It’s tough being at the top. Just ask Mohammed Nasheed. After suffering years of imprisonment and torture due to his opposition of Maumun Abdul Gayoom’s dictatorial regime, the political activist finally succeeded by becoming the first democratically elected President of the Maldives in over thirty years. Upon assuming office Nasheed soon realised that he faced a much bigger challenge – if efforts weren’t made to alter current climate change the 1,192 islands upon which he governs would be entirely submerged within fifty years, and with it his entire nation.
John Shenk’s sagacious investigative documentary follows the first year of Nasheed’s tenure as he works towards putting forward a plan that the international community will agree upon at the Copenhagen summit in 2009. We follow Nasheed as he surmounts a campaign to raise awareness for his country’s predicament and win over the hearts and minds of people across the world to his cause. The films relies heavily on his shoulders but he has the charisma and force of personality that instantly mark him as a leader, though as he himself acknowledges, he is used to being the underdog. The film poses the question of how much difference one man can really make on the international stage.
Whilst climate change is the big issue at play here, surprisingly little of the film is spent detailing the scientific issues as to how the Maldives are specifically being affected. The movie instead offers more of an examination of the struggles of tiny developing countries to have their voices heard on the global stage, and the effects to which publicity and PR can be utilised to make a difference. The fact that Nasheed allowed Shenk to capture his day to day business is a publicity stunt in itself, and you are given the impression at all times Nasheed is aware of the importance of presentation and performance. Many scenes are spent with his director of communications and cabinet over how best they can convince the world of their plight. The world’s first underwater cabinet meeting with all members wearing diving suits is one, whilst telling the British government that climate change is as dangerous as Nazi Germany is another. The Maldives are prepared to grab the attention of the world any way they can.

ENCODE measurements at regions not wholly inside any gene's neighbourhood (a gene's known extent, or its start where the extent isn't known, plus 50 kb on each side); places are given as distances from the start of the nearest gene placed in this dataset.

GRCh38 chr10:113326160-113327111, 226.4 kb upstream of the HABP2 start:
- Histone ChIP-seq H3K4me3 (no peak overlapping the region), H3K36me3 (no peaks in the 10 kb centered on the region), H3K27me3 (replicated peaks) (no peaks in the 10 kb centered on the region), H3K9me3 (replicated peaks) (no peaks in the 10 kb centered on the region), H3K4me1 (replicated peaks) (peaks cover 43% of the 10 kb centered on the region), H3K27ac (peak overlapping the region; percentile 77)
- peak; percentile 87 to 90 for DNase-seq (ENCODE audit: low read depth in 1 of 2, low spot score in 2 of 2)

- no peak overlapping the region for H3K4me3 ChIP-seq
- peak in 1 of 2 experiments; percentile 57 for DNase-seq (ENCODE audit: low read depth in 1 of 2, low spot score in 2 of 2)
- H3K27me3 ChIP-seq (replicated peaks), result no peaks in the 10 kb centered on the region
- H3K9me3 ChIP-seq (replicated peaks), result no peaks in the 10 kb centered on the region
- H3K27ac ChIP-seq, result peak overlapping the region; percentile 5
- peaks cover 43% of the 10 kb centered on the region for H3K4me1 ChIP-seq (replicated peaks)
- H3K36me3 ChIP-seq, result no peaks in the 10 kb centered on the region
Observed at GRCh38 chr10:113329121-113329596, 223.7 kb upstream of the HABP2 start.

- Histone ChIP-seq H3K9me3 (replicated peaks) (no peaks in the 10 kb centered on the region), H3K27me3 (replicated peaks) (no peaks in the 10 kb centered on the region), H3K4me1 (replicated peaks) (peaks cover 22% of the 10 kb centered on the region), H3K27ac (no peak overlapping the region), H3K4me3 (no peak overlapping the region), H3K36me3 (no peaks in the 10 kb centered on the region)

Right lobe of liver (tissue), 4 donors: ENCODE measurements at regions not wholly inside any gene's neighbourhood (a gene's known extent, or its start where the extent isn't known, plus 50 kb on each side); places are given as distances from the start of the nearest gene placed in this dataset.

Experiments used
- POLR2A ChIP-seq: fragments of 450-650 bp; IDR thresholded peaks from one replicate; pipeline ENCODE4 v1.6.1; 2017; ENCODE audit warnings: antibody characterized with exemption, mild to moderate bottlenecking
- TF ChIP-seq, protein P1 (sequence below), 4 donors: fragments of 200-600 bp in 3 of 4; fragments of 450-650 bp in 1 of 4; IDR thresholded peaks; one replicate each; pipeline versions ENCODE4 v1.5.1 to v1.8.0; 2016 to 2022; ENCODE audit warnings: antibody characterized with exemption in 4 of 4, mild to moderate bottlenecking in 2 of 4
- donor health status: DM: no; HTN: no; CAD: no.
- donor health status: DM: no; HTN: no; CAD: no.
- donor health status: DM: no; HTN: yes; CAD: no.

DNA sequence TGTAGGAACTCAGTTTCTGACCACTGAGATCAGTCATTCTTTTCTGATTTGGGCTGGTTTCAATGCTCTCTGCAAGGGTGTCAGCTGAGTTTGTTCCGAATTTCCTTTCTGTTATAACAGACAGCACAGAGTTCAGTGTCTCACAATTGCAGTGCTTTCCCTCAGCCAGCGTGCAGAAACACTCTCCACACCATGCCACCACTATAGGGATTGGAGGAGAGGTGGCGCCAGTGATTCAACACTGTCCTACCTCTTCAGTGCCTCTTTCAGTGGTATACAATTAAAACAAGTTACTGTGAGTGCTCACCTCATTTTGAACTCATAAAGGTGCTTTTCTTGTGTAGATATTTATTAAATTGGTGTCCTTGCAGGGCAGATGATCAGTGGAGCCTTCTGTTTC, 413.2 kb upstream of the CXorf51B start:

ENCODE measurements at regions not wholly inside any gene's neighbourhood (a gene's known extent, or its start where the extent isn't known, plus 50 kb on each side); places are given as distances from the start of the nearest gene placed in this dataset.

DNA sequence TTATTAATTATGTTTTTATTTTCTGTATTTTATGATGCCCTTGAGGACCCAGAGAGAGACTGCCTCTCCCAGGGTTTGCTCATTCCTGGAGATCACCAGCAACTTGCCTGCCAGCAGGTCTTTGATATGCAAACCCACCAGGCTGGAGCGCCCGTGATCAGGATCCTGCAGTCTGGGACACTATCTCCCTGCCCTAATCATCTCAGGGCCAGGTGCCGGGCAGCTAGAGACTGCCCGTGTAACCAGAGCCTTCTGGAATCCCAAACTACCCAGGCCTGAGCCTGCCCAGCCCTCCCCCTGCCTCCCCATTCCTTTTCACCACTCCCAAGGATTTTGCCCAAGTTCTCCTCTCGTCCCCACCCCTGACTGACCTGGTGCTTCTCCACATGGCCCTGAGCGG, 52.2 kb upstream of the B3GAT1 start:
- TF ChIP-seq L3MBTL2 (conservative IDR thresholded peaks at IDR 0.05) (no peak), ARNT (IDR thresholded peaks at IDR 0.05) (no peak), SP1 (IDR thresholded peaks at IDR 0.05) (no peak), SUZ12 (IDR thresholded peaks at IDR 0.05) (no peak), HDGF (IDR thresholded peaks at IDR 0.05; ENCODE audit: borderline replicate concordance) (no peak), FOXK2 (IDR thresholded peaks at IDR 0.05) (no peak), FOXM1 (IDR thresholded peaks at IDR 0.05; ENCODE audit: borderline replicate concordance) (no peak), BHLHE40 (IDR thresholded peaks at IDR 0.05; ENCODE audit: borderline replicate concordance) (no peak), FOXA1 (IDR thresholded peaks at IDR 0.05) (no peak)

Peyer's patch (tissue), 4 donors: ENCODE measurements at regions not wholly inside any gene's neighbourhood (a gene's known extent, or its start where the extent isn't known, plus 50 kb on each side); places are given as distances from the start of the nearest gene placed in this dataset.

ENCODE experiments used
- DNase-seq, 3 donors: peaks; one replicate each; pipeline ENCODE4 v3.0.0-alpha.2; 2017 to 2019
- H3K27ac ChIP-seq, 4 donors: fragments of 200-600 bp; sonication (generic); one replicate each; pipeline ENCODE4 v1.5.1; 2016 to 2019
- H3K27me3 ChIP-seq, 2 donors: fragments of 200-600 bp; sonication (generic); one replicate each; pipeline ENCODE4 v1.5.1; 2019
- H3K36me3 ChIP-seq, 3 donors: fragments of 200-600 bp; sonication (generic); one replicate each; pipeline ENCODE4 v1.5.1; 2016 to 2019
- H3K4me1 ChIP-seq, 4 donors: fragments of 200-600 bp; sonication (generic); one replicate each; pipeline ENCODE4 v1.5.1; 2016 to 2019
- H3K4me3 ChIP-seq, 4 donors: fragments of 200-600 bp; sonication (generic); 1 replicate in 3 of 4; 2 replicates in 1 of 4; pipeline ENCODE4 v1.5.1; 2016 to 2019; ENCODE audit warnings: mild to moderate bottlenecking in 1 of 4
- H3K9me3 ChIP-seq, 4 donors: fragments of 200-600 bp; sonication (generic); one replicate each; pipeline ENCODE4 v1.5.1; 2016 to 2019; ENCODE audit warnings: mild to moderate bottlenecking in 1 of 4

As we see his delegation try to win over other countries at the United Nations, we reach a true understanding of the difficulties that nations face uniting together on the international stage. A post-colonial shadow hangs over the whole affair. Western nations are prepared to alter their destructive habits but it is the likes of China and India who refuse, stating that it is unfair that they should now be forced to limit their growth after centuries of imperialistic rule. With such a lack of understanding between nations it appears the chances we have of uniting on global issues seem very dire indeed.
Nasheed in the end achieves a pyrrhic victory as he manages to get an agreement between the other nations over reducing their carbon emissions, something that many observers at the time believed impossible. Unfortunately it is only a triumph of politics over policies and pragmatism over idealism. The agreement does not nearly go far enough in reducing greenhouse gas emissions and as a result it is with great sadness that I must admit the Maldives will probably disappear within my lifetime. The film’s credits roll across gorgeous aerial images of the islands to Radiohead’s ‘How to Disappear Completely’. A fitting choice for a closing song, as the documentary is most likely not only a protest film but a visual eulogy to a nation that will soon cease to be no more. The martyrdom of the Maldives will hopefully not be for nothing, as cinema’s ability to preserve the past will mean that future generations can watch The Island President and mutter to themselves, ‘Never again.’
Read our coverage of the film’s panel discussion at the Human Rights Watch Film Festival (Curzon Soho) here.
By Alfred Joyner